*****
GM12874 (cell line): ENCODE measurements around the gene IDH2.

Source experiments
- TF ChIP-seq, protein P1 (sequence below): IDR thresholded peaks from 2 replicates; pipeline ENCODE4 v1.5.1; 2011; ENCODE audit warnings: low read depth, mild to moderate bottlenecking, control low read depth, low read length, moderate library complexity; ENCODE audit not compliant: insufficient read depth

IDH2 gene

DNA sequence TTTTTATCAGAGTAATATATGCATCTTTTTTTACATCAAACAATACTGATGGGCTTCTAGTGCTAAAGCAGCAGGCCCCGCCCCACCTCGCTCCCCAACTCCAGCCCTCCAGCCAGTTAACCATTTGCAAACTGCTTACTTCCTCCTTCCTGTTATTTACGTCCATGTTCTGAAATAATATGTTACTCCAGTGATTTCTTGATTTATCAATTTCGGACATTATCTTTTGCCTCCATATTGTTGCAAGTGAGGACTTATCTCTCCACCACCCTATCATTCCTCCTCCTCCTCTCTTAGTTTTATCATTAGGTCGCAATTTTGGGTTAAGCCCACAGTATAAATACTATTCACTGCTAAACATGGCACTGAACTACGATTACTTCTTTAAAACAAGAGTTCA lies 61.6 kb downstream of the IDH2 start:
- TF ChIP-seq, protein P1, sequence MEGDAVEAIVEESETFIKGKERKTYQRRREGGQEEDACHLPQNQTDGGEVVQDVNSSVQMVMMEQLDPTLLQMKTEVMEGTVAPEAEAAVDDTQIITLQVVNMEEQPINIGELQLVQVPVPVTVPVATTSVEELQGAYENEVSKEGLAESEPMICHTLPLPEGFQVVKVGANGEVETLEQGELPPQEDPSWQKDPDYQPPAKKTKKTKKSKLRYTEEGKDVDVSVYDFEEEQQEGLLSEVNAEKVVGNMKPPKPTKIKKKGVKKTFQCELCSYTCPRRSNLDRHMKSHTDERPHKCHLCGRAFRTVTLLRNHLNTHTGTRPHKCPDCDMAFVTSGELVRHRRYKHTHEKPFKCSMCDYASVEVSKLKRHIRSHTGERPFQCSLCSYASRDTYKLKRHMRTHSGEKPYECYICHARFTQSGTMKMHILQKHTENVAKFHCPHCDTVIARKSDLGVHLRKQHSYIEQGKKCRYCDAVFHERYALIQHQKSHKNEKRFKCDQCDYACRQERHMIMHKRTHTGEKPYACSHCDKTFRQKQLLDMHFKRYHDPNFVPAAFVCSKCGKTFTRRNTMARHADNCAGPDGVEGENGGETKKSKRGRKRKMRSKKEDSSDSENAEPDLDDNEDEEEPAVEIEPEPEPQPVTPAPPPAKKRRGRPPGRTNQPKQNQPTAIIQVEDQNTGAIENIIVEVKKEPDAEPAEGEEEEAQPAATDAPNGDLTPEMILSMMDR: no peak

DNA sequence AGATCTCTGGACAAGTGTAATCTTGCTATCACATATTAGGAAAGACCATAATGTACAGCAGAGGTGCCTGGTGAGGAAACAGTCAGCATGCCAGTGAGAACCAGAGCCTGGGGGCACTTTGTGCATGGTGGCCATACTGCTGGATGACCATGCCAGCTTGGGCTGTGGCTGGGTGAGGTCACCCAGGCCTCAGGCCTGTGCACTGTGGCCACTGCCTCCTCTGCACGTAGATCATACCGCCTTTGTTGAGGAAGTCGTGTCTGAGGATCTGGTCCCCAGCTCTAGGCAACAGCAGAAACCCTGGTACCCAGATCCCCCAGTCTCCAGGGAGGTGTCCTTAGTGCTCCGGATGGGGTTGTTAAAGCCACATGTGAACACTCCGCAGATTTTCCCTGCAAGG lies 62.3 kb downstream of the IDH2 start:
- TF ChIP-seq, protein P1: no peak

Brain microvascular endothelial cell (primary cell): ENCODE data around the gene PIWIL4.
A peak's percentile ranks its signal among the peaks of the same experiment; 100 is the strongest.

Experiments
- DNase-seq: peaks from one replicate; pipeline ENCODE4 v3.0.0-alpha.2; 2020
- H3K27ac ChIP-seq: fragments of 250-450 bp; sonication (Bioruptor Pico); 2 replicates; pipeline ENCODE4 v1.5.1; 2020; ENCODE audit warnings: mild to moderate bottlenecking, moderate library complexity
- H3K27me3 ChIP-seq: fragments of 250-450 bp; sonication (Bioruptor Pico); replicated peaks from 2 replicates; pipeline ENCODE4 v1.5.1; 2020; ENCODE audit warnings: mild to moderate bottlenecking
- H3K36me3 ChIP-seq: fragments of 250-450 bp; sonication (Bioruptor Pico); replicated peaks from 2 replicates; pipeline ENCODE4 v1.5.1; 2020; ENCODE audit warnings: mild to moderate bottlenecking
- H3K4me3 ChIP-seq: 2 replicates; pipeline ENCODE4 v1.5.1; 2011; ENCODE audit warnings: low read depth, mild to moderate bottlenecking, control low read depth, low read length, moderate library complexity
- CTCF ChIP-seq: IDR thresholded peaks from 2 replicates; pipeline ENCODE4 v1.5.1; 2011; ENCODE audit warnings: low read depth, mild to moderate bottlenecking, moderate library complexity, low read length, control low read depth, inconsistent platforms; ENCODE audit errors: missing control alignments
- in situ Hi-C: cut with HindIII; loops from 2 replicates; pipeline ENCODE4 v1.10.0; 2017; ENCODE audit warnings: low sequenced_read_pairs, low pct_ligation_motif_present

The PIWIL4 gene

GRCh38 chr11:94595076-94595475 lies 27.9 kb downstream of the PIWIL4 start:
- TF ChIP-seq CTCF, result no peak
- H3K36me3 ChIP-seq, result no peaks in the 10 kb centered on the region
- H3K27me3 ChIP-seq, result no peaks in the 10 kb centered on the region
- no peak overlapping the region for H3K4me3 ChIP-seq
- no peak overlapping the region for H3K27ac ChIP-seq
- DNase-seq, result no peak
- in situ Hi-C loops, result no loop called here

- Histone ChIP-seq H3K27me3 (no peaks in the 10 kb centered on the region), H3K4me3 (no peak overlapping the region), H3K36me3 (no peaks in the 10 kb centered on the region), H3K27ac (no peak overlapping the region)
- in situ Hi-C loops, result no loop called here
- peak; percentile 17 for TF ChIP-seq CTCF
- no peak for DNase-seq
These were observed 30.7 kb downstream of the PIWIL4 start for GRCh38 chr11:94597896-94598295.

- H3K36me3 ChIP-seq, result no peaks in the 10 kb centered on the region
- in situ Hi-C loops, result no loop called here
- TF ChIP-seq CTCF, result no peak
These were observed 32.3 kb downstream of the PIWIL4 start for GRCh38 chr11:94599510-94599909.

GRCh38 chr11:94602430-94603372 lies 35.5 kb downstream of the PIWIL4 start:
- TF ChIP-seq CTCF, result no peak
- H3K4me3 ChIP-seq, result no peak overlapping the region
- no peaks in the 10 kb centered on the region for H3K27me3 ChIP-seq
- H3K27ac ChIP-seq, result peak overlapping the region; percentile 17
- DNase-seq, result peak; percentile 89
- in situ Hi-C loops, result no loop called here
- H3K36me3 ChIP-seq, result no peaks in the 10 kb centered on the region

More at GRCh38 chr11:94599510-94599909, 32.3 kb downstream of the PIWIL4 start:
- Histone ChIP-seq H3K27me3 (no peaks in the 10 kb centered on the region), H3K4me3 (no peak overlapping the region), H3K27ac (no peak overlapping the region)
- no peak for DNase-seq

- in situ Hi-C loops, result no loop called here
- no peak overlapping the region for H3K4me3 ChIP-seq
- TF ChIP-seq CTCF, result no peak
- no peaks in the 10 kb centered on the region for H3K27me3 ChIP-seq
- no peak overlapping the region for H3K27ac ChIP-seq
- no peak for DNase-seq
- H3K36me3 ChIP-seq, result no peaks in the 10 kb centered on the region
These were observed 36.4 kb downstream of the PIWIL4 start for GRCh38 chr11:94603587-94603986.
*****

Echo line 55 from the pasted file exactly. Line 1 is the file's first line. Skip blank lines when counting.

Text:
These were observed 36.4 kb downstream of the PIWIL4 start for GRCh38 chr11:94603587-94603986.